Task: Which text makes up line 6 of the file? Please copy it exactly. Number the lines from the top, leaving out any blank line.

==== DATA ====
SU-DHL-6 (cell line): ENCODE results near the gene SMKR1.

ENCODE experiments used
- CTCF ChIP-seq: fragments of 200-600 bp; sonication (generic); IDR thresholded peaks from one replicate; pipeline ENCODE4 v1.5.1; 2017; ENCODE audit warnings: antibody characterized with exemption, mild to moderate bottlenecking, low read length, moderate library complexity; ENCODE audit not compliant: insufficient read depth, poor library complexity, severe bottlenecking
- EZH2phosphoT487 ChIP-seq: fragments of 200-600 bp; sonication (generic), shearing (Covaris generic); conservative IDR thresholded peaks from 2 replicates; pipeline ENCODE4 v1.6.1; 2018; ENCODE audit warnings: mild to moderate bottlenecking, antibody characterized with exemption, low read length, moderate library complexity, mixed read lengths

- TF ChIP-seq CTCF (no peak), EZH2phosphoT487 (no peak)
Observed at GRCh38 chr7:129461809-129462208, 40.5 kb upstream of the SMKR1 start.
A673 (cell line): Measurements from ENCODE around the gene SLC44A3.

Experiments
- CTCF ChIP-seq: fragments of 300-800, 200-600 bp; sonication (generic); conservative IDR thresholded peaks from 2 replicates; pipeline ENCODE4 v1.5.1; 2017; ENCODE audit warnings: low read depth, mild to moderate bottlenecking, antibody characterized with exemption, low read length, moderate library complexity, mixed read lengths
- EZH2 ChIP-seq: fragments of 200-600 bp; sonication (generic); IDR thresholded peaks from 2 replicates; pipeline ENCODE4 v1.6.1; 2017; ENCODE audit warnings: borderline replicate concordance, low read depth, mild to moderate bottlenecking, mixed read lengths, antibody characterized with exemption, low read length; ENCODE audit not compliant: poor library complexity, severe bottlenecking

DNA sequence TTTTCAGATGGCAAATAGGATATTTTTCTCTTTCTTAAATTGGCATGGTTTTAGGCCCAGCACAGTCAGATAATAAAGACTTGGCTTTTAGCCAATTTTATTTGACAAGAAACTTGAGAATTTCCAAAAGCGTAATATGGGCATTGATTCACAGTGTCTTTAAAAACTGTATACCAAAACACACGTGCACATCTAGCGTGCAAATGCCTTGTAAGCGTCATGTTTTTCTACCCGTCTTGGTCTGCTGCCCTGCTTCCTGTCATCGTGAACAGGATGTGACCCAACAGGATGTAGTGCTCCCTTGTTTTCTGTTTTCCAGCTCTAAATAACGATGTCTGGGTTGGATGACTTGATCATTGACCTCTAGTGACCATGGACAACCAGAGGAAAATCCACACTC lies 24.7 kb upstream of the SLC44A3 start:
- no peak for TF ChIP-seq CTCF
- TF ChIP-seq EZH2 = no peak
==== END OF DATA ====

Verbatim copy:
Observed at GRCh38 chr7:129461809-129462208, 40.5 kb upstream of the SMKR1 start.